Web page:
Comfort & Foot Health

Expert Advice: What Your Worn Shoes Say About You

 

Most of us take between 5,000-10,000 steps a day. Over time, this impact causes footwear wear-and-tear that tells a story about our unique biomechanics (how we move). Our team of BOARD CERTIFIED PEDORTHISTS (CPeds) can “read” your shoes to help determine gait patterns, foot conditions, or if you’re in the wrong shoe. Steve Lafond, CPed of our Wayzata location, shares some of the key wear patterns he looks for as a part of the FREE ADVANCED FOOT EVALUATION process.

 

Wear patterns on the ball-of-the-foot and outside edge of these shoes likely indicate oversupination.

 

Neutral Pronation


Pronation and supination are the natural, impact-absorbing movements that occur every time we take a step. Those with neutral pronation have an ideal balance of both movements. Neutral pronation will often produce heavy outsole wear:

 

  • On the middle to outside edge of the heel where the heel strikes
  • On the area between the ball of the foot and your big toe where your forefoot pushes off
  • Additionally, you might have wear from the middle to outside shoe edge where bodyweight is transferred from heel to forefoot

 

Overpronation

Overpronators have an excess of inward-rolling motion caused by factors like arch type and foot flexibility. Overpronation will often produce heavy outsole wear:

 

  • On the inner edge of the shoe
  • On the middle to the outside heel
  • In a circular pattern beneath the ball of the foot that becomes more pronounced toward the big toe

 

Oversupination

Oversupinators have an excess of outward-rolling motion caused by factors like arch type and foot flexibility. Oversupination will often produce heavy outsole wear:
 

  • On the outside edge of the shoe
  • On the outside heel
  • In a circular pattern beneath the ball of the foot that becomes more pronounced toward the pinky toe

 

Other Common Wear Patterns

 

 

Toes Breaking Through the Toe Box
If your toe box is bursting, there could be a number of reasons including your shoes being too narrow , too shallow, not supportive enough, or too short. Also, you may be developing forefoot issues like bunions or hammer toes.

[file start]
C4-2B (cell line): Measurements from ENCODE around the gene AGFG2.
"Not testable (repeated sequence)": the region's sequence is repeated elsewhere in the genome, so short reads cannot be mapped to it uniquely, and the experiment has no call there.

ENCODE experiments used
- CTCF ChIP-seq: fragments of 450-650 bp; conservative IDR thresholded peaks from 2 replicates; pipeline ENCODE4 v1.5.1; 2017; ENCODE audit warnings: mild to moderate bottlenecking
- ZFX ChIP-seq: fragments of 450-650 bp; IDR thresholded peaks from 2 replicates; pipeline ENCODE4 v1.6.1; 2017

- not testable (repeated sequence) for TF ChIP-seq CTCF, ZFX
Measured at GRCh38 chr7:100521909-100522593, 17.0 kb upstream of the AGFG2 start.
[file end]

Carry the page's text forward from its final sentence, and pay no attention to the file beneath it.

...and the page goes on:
Holes Inside the Shoe
Holes in the ball of the shoe or the toe box can be evidence of excess pressure due to pivoting of the foot caused by overpronation or oversupination. Wear in the heel and sock lining can be a result of your heel tilting or the shoe being too small.

 

Wrinkles in the soles of your worn shoes have a number of causes our team of Certified Pedorthists (CPeds) and Fit Specialists can help identify.

 


Wrinkles in the Sole of the Shoe

Wrinkles in the sole can reveal normal wear and tear or that the shoe has not been properly maintained. Wrinkles may also indicate toe conditions like hammer toes or a heel-to-toe measurement issue that prevents toes from properly flexing. Since shoes tend to shorten over time from the toes bending upward and materials tightening up, using a shoe tree can help maintain the shape and cut down on wear like wrinkles in the sole.

 

Bending, Flexing, and Twisting 
If you’re able to bend, flex, or twist your shoe easily, this can indicate a foot misalignment, overpronation, oversupination, or that the shoe is not providing enough support.

 

Conclusion

Assessing your wear-and-tear patterns is part of a larger evaluation process our CPeds can use to help identify what footwear will work best for you. If you’re coming in for an advanced evaluation with one of our CPeds, consider bringing a worn pair of shoes. They’ll tell us a lot about your feet and gait!

 


To provide an extra level of service, our friendly team of BOARD CERTIFIED PEDORTHISTS (CPeds) are available for a free foot evaluation. Our CPeds have all received special training to help you find shoes that work best for your feet, biomechanics, and activity level. CLICK HERE TO SCHEDULE A FREE FOOT EVALUATION at your NEIGHBORHOOD LOCATION.